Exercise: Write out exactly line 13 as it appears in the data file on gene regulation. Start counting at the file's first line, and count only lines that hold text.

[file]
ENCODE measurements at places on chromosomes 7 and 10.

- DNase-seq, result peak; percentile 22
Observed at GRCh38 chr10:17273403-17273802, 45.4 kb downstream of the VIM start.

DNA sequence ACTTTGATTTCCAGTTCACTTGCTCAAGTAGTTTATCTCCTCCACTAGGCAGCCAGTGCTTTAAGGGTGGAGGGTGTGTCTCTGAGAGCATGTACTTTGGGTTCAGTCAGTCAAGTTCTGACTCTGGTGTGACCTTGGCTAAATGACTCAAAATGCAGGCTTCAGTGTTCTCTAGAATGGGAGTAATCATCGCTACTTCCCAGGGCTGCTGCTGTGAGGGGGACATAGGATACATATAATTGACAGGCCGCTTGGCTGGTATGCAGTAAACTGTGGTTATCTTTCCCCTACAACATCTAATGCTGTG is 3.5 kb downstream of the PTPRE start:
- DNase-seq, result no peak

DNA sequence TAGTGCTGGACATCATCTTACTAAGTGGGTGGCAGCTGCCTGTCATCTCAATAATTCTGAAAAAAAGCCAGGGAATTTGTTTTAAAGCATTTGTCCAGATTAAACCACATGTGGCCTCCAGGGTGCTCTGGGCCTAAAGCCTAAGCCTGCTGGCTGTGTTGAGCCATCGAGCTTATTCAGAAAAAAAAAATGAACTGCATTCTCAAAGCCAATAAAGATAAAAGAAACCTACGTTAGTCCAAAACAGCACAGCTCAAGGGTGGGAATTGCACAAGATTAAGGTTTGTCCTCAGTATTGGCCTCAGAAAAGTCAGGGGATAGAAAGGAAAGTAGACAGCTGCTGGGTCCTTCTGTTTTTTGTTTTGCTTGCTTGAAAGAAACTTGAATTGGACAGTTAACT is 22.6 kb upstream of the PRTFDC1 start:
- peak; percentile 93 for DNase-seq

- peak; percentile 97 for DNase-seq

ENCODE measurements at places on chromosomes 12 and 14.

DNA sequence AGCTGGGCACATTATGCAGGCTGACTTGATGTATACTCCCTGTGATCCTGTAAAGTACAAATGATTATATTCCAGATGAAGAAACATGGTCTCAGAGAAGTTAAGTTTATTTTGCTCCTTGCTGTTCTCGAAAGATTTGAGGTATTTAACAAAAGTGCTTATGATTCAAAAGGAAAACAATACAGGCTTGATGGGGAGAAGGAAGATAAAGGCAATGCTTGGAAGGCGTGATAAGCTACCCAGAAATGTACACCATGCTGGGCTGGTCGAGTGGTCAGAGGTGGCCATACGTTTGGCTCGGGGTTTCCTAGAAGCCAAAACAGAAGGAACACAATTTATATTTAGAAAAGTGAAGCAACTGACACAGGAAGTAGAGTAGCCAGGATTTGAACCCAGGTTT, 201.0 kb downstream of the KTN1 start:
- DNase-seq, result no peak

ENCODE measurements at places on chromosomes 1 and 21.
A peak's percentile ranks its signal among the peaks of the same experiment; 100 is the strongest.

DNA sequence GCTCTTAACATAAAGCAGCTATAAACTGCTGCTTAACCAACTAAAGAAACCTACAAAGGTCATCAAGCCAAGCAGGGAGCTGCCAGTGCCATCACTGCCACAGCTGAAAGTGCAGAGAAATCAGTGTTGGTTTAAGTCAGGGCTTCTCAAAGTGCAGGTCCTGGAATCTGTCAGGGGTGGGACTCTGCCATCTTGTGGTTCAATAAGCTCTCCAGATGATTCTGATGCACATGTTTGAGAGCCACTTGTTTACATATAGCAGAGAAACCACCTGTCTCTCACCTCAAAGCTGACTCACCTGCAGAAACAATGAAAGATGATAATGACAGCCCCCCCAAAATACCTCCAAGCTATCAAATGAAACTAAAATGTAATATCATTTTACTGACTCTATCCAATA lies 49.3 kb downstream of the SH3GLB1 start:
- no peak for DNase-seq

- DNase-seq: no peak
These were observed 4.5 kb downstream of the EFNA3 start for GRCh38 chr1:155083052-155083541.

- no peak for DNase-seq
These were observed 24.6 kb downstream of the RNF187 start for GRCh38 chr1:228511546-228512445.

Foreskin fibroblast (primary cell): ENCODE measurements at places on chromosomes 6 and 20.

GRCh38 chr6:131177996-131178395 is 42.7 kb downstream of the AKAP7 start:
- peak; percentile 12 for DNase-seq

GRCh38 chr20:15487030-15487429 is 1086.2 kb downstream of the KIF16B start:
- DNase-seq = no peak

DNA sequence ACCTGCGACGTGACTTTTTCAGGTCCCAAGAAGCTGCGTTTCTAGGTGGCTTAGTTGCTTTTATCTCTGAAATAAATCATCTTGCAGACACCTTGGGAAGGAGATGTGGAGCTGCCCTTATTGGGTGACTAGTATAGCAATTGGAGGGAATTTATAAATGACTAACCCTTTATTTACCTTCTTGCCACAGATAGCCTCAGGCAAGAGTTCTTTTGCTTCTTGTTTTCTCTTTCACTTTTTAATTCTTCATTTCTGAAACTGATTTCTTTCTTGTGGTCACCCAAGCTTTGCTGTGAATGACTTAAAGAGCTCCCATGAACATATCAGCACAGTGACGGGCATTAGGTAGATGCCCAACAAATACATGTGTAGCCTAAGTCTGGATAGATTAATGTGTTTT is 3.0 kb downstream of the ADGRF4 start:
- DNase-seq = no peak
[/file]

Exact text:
A peak's percentile ranks its signal among the peaks of the same experiment; 100 is the strongest.